Aisha thanked her then left  the embassy. So the duo had taken refuge in a local home. It would seem to be a good move, but there were few homes in Dakar that could provide two lodgers the comfort of a hotel. Her search would not be as difficult as Amber had surmised. She had no doubt she would see them very soon. She found another alley, ran then leaped into the air, her arms spread wide. She transformed into a falcon, a cry of joy escaping her mouth. Of all the creatures she could be, the birds of prey were her favorite. Their powerful bodies’ combines with their keen sight and ultimate mobility fascinated her. If there was any creature she could remain for the rest of her life, it would be such a beast.

              She beat her wings, climbing higher over Dakar. It did not take her long to find the city section she sought. A line of mansions rimmed the ocean side, houses resembling the lineage of Marai. She circled, seeking obvious sign of where Amber and the others would be but there was none. They were smarter than that, but still even the most intelligent person can make mistakes, as Bissau proved in Paris. She descended and found a perch on a nearby office building. The midday heat did not bother her; she was a child of the desert and the falcon she chose to be was well adapted to the high heat. Now was time for patience. She felt sure she was in the right place. She would soon have what she wanted.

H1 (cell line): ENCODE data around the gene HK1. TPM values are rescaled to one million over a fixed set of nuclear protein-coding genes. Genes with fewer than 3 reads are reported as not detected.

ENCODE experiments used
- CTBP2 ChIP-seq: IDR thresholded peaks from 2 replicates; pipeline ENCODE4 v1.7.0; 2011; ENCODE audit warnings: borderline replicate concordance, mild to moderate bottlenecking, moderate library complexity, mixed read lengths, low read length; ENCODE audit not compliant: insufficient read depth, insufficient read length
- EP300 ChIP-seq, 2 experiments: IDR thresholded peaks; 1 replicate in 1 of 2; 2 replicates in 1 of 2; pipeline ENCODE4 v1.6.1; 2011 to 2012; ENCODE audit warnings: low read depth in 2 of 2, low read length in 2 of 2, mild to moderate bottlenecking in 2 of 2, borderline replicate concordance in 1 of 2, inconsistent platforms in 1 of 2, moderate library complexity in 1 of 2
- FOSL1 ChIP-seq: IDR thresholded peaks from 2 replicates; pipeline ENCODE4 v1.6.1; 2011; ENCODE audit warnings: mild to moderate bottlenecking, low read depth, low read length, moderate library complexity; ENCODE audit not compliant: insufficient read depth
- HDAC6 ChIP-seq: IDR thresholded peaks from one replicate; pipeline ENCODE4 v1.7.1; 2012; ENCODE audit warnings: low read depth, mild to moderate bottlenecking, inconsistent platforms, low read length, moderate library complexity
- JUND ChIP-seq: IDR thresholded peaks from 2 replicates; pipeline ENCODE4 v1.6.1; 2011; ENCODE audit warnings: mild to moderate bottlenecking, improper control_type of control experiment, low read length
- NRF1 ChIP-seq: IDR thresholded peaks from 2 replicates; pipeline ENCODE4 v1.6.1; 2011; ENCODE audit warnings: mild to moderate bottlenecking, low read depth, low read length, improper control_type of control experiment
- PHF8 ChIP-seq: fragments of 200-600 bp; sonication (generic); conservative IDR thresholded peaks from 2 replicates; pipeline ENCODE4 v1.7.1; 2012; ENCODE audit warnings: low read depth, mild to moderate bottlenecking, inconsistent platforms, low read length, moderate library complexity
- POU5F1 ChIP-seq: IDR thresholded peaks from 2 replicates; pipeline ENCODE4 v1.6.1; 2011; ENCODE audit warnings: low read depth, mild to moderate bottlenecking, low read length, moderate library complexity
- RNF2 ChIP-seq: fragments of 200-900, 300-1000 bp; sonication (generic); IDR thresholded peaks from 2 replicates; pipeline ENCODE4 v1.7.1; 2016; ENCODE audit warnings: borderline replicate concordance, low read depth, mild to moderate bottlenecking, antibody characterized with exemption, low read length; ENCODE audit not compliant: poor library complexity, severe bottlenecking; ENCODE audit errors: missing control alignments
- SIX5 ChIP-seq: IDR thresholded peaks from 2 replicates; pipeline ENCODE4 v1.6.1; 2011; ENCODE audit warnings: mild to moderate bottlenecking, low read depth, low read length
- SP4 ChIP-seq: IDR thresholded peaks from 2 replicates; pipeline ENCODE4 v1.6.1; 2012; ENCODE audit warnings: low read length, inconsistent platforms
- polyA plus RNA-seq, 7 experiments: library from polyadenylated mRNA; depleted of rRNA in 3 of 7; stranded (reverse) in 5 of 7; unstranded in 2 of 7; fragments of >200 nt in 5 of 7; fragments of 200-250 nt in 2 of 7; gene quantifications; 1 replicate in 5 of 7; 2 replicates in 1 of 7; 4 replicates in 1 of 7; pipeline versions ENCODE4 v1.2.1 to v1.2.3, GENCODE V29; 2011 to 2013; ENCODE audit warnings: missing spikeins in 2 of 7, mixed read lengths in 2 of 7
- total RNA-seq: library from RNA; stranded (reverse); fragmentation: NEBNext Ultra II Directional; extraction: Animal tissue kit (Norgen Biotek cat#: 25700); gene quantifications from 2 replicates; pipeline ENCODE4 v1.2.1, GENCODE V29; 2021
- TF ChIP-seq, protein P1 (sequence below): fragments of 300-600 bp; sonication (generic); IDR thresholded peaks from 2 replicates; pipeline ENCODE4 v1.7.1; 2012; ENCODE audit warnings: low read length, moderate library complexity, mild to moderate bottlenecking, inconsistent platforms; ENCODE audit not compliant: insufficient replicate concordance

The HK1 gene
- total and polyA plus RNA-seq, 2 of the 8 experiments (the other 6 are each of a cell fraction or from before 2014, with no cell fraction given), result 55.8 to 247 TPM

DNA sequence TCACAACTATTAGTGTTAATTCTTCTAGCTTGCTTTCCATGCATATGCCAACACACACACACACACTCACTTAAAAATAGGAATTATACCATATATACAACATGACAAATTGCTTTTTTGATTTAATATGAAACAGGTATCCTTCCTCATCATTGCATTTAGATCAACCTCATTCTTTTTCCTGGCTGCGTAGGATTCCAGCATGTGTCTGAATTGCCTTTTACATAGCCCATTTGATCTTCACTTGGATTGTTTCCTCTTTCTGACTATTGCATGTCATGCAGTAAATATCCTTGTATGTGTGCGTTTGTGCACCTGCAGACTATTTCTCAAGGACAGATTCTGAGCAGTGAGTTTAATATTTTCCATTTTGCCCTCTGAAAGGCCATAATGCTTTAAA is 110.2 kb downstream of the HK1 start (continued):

It was dusk when she saw it. A mystical flash rose from a sector of town south of her. She jumped from her perch, flying as fast as she could to the source before it waned. Someone used nganga nearby and she was sure she knew who. Despite her speed by the time she reached the source of the flash it had dissipated. Two homes filled her view, both splendid compared to the other homes in Dakar. There was only one way she could find which house was which. She transformed into her human female form, this time wearing the clothes of a local. She waited until darkness settled on the city before walking to the door of the first home. She knocked for a long while before giving up and proceeding to the next house. Aisha knocked then took on a sad expression. The door swung wide and was filled by a large man with a disapproving face.